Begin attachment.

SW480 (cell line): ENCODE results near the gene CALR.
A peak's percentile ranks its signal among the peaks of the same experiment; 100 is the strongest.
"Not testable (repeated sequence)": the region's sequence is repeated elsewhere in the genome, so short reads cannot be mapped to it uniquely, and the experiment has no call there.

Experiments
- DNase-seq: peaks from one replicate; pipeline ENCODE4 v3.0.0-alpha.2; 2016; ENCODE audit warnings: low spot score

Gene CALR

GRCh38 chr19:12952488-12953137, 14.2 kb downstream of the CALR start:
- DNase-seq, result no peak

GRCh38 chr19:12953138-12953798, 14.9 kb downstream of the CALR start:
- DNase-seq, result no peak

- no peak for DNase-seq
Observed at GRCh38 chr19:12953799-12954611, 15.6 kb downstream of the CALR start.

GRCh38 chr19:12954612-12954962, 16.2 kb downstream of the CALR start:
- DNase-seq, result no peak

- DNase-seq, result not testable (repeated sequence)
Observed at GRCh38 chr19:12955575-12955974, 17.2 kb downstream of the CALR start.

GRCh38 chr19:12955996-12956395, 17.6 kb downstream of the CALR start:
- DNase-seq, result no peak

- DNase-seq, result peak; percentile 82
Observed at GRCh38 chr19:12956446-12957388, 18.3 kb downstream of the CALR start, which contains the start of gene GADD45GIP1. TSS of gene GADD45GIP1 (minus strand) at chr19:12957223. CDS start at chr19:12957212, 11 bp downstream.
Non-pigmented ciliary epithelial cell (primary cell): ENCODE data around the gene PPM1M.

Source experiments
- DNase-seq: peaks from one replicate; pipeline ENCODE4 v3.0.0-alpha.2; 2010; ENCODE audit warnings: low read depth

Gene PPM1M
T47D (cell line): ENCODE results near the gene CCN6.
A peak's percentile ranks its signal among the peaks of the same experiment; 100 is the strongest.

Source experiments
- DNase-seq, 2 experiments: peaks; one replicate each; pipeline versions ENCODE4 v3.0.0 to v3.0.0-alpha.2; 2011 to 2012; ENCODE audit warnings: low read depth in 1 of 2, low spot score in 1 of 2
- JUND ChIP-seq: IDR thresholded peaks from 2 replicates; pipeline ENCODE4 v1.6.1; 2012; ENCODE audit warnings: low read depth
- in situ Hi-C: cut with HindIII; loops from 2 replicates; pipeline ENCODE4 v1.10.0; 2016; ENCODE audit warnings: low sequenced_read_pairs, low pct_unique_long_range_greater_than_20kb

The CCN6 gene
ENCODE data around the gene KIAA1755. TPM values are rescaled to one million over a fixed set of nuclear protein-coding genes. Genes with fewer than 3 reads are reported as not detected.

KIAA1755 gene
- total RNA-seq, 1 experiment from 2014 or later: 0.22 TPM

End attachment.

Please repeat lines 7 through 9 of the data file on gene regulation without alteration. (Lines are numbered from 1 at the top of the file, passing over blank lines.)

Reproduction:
GRCh38 chr19:12952488-12953137, 14.2 kb downstream of the CALR start:
- DNase-seq, result no peak

GRCh38 chr19:12953138-12953798, 14.9 kb downstream of the CALR start: